Laura Bush
First Lady of the United States; librarian
Laura Bush
Laura Lane Welch Bush is the wife of the 43rd President of the United States, George W. Bush. She was the First Lady from 2001 to 2009. She graduated from Southern Methodist University in 1968 with a bachelor's degree in education and soon took a job as a second grade teacher. After attaining her Master's degree in Library Science at the University of Texas at Austin, she was employed as a librarian.
Biography
Laura Bush's personal information overview.
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News
News abour Laura Bush from around the web
The White House Is A Blank Slate As It Awaits Its Next President
Huffington Post - about 1 month
’Twas the night before the inauguration, when all through the White House, not a creature was stirring, not even a mouse. As the nation prepared for the inauguration of President-elect Donald Trump on Friday, members of the current administration moved out of the White House, leaving the property largely unoccupied Thursday night. The Washington Post’s David Nakamura documented what he described as a “ghostly” quiet around the house. His photos show empty picture frames along the hallways and sparsely filled offices. Just saw Marine leave station outside West Wing meaning @potus has left too. Offices empty, Obama photos off walls. pic.twitter.com/7NAKWeHdcw — David Nakamura (@DavidNakamura) January 19, 2017 This wall in West Wing used to have Obama photos until earlier today. Oval Office can be seen down hallway. pic.twitter.com/3rcwifZDLy — David Nakamura (@DavidNakamura) January 19, 2017 Empty #whitehouse press secretary's office. A ...
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Huffington Post article
For Eight Glorious Years, Our President Was A Bookworm
Huffington Post - about 1 month
The presidency of Barack Obama has meant many profound things to many Americans. When he quoted Harper Lee’s classic novel To Kill a Mockingbird during his farewell address on Tuesday night, it was a poignant reminder of just one more: the significance of having a president who loves books.  It was pretty cool to have a president who reads books. #ObamaFarewell — Emma Gray (@emmaladyrose) January 11, 2017 Obama, who authored two books before becoming president, has long described himself as a voracious reader. He’s been dubbed the “reader-in-chief,” using his bully pulpit to promote independent bookstores, the value of leisure reading, and even specific books.  In a 2015 Politico article, he’s quoted as telling young students that he loved “adventure stories” like the “Hardy Boys” series and Treasure Island when he was a kid. As a high schooler, he immersed himself in American classics. While finishing college at Columbia University, he later told his biograp ...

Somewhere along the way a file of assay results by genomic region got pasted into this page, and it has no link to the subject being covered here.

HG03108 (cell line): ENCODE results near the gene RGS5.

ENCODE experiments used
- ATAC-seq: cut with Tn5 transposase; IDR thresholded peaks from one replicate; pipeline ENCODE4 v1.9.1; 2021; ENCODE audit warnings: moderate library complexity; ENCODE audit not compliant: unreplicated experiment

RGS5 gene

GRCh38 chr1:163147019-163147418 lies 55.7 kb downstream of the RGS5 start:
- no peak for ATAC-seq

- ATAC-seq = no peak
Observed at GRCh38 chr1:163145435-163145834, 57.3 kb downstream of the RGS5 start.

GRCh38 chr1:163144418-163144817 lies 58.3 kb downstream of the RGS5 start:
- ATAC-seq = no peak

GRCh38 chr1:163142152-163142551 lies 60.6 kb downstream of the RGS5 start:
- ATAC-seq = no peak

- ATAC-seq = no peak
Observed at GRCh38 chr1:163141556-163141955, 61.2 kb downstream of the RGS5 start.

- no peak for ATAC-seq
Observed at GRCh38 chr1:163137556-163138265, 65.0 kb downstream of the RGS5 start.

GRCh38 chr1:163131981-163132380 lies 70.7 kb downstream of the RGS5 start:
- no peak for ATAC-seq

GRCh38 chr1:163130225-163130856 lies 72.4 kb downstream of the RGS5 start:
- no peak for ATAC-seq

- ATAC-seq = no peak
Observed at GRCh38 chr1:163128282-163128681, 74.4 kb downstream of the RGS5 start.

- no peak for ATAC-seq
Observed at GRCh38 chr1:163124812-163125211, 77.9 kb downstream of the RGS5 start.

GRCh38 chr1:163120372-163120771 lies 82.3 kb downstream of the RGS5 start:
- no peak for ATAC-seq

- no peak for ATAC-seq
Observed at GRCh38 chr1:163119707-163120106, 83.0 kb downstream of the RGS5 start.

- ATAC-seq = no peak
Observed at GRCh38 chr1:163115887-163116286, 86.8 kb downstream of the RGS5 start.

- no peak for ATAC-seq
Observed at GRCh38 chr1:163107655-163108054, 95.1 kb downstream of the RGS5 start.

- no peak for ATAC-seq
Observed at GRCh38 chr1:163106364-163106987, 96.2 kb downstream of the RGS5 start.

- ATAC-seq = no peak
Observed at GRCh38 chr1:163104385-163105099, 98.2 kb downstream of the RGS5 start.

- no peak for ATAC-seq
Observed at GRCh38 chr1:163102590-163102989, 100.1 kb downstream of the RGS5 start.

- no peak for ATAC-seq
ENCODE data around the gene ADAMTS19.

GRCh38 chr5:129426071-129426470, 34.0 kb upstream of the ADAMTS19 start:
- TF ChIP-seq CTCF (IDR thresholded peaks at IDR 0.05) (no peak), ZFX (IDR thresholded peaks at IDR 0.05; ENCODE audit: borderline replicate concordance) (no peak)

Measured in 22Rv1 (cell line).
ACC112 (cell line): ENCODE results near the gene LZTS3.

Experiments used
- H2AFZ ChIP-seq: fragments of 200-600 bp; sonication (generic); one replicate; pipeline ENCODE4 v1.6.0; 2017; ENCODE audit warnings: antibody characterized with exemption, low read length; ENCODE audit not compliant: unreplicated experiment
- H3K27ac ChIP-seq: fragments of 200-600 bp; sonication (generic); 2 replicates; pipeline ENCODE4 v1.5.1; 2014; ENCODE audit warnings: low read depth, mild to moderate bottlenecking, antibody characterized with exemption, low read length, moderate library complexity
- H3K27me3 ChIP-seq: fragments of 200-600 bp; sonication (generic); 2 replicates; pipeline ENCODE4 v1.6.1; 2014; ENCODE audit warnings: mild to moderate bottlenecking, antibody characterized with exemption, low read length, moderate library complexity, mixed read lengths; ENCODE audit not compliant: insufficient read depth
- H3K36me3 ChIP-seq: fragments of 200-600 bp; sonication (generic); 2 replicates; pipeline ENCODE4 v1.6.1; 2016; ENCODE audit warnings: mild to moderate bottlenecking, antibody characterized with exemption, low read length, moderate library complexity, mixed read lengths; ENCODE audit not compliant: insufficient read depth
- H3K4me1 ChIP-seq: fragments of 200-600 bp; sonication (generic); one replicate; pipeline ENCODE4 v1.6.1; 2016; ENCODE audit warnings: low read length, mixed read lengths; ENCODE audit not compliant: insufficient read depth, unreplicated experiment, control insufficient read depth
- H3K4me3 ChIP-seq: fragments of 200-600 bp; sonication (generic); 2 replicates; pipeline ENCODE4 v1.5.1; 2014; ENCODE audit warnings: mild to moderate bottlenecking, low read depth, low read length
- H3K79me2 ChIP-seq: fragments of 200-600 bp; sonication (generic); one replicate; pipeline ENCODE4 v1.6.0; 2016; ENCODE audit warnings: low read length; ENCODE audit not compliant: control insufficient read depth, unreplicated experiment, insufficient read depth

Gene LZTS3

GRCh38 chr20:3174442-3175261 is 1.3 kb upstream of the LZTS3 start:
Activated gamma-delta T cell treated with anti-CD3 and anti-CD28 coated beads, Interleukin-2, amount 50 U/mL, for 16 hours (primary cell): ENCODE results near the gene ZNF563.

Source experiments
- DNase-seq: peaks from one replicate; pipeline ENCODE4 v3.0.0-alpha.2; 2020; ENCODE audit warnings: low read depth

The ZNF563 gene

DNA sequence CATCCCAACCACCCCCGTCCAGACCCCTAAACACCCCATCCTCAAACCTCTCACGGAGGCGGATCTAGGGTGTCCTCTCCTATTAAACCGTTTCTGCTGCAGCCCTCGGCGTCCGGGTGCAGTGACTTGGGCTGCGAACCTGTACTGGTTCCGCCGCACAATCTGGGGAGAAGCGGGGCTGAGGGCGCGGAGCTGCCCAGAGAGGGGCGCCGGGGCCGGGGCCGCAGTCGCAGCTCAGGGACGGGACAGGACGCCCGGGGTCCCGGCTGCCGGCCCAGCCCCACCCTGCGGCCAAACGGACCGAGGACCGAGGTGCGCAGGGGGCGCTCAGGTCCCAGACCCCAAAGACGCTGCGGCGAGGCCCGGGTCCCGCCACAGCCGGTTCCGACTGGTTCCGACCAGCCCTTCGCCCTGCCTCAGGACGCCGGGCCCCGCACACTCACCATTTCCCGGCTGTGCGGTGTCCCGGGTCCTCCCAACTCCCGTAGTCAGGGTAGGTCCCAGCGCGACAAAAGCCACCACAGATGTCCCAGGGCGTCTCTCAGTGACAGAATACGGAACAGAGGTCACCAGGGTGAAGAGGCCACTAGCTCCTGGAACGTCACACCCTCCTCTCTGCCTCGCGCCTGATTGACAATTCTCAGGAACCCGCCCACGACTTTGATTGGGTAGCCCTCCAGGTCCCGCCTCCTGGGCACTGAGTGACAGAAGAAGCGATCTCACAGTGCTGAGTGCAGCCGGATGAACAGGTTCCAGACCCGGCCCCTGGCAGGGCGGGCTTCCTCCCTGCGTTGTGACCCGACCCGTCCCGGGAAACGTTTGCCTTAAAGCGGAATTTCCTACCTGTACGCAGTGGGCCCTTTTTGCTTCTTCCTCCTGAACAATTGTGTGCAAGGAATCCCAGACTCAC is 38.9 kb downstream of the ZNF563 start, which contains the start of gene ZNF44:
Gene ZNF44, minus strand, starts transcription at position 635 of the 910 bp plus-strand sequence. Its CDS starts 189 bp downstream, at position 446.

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Huffington Post article
How Ivanka Trump's Possible White House Role Wouldn't Be Unprecedented
ABC News - 2 months
Although a Trump adviser says it's a "fair assessment" that his daughter, Ivanka, may play an active role in the administration, she wouldn't be the first child of a president to do so. Anita McBride, a former chief of staff to First Lady Laura Bush and board member of the White House Historical Association, points to several historical examples of first daughters taking on active roles to help their fathers in the White House. “A fair number throughout our history have stepped up to help the president,” McBride said in an interview with ABC News. “It wouldn't be unusual for a first child to step out, but this may be different if she is directly in charge of an initiative,” she added. Though the Trump transition team has yet to announce what role, if any, Ivanka Trump may play in the future administration, she and her husband Jared Kushner have been house-hunting in Washington. And adviser Kellyanne Conway has said it's a "fair assessment" that she will be an active...
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ABC News article
WATCH: What Can the Incoming First Family Expect Inside the White House?
ABC News - 3 months
Anita McBride, who served as chief of staff for former first lady Laura Bush, shares insight into what it's like to move into the White House and what personal touches the first family can make.
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ABC News article
Obama Says New Black History Museum Tells Story Of America
Huffington Post - 5 months
President Barack Obama on Saturday expressed hope that a new national museum showcasing the triumphs and tragedies of the African American experience will help to bring people together as the nation reels from recent racial upheaval. Speaking at a dedication ceremony for the National Museum of African American History and Culture, Obama said that the story of black America is the story of America. “This national museum helps to tell a richer and fuller story of who we are,” said Obama. “Hopefully, this museum can help us to talk to each other. And more importantly, listen to each other. And most importantly, see each other. Black and white and Latino and Native American and Asian American - see how our stories are bound together,” he said standing on a stage outside the bronze-colored, latticed museum. The museum, located on the National Mall, officially opened its doors on Saturday. It contains 36,000 items that trace the journey of African Americans from slavery in the ...